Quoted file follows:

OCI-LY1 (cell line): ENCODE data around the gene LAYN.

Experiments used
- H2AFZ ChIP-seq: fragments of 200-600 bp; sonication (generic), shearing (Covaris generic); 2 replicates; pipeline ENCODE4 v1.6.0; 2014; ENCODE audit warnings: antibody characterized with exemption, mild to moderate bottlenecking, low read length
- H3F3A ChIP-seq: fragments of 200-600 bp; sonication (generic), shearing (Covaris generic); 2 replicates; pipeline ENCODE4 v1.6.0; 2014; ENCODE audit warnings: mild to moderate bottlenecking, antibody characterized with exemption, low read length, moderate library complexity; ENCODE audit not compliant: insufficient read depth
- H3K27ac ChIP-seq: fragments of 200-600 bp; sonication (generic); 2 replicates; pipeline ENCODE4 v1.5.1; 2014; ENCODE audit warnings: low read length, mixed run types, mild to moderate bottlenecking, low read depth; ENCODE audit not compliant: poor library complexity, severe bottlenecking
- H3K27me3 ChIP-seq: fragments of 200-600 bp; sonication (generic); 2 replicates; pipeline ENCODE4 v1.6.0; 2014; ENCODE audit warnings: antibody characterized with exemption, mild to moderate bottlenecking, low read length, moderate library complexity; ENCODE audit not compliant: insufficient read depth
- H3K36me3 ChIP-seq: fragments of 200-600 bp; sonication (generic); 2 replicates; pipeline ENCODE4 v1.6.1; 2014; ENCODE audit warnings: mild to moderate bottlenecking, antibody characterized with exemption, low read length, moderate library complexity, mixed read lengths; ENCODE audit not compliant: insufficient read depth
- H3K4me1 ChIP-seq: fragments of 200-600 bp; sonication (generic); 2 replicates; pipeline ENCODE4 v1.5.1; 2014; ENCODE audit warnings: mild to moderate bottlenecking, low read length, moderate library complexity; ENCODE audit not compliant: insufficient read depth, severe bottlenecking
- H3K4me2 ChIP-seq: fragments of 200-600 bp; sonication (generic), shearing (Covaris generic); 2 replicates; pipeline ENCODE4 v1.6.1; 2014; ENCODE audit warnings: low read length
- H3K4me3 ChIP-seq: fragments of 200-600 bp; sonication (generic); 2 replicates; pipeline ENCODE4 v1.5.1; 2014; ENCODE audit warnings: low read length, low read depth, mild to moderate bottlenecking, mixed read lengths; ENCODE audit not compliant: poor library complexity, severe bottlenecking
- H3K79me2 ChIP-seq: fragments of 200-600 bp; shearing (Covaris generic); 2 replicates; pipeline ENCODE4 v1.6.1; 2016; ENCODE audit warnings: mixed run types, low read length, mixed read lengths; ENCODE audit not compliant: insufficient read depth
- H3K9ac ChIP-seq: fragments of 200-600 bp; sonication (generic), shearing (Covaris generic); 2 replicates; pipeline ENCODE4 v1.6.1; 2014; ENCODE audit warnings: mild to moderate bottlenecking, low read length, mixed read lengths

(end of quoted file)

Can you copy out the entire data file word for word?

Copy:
OCI-LY1 (cell line): ENCODE data around the gene LAYN.

Experiments used
- H2AFZ ChIP-seq: fragments of 200-600 bp; sonication (generic), shearing (Covaris generic); 2 replicates; pipeline ENCODE4 v1.6.0; 2014; ENCODE audit warnings: antibody characterized with exemption, mild to moderate bottlenecking, low read length
- H3F3A ChIP-seq: fragments of 200-600 bp; sonication (generic), shearing (Covaris generic); 2 replicates; pipeline ENCODE4 v1.6.0; 2014; ENCODE audit warnings: mild to moderate bottlenecking, antibody characterized with exemption, low read length, moderate library complexity; ENCODE audit not compliant: insufficient read depth
- H3K27ac ChIP-seq: fragments of 200-600 bp; sonication (generic); 2 replicates; pipeline ENCODE4 v1.5.1; 2014; ENCODE audit warnings: low read length, mixed run types, mild to moderate bottlenecking, low read depth; ENCODE audit not compliant: poor library complexity, severe bottlenecking
- H3K27me3 ChIP-seq: fragments of 200-600 bp; sonication (generic); 2 replicates; pipeline ENCODE4 v1.6.0; 2014; ENCODE audit warnings: antibody characterized with exemption, mild to moderate bottlenecking, low read length, moderate library complexity; ENCODE audit not compliant: insufficient read depth
- H3K36me3 ChIP-seq: fragments of 200-600 bp; sonication (generic); 2 replicates; pipeline ENCODE4 v1.6.1; 2014; ENCODE audit warnings: mild to moderate bottlenecking, antibody characterized with exemption, low read length, moderate library complexity, mixed read lengths; ENCODE audit not compliant: insufficient read depth
- H3K4me1 ChIP-seq: fragments of 200-600 bp; sonication (generic); 2 replicates; pipeline ENCODE4 v1.5.1; 2014; ENCODE audit warnings: mild to moderate bottlenecking, low read length, moderate library complexity; ENCODE audit not compliant: insufficient read depth, severe bottlenecking
- H3K4me2 ChIP-seq: fragments of 200-600 bp; sonication (generic), shearing (Covaris generic); 2 replicates; pipeline ENCODE4 v1.6.1; 2014; ENCODE audit warnings: low read length
- H3K4me3 ChIP-seq: fragments of 200-600 bp; sonication (generic); 2 replicates; pipeline ENCODE4 v1.5.1; 2014; ENCODE audit warnings: low read length, low read depth, mild to moderate bottlenecking, mixed read lengths; ENCODE audit not compliant: poor library complexity, severe bottlenecking
- H3K79me2 ChIP-seq: fragments of 200-600 bp; shearing (Covaris generic); 2 replicates; pipeline ENCODE4 v1.6.1; 2016; ENCODE audit warnings: mixed run types, low read length, mixed read lengths; ENCODE audit not compliant: insufficient read depth
- H3K9ac ChIP-seq: fragments of 200-600 bp; sonication (generic), shearing (Covaris generic); 2 replicates; pipeline ENCODE4 v1.6.1; 2014; ENCODE audit warnings: mild to moderate bottlenecking, low read length, mixed read lengths